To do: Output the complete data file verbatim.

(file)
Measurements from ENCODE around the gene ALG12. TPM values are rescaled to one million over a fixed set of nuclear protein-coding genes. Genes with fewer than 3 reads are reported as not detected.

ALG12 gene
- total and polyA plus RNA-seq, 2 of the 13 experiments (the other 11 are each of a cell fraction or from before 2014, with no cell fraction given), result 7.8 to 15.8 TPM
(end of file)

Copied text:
Measurements from ENCODE around the gene ALG12. TPM values are rescaled to one million over a fixed set of nuclear protein-coding genes. Genes with fewer than 3 reads are reported as not detected.

ALG12 gene
- total and polyA plus RNA-seq, 2 of the 13 experiments (the other 11 are each of a cell fraction or from before 2014, with no cell fraction given), result 7.8 to 15.8 TPM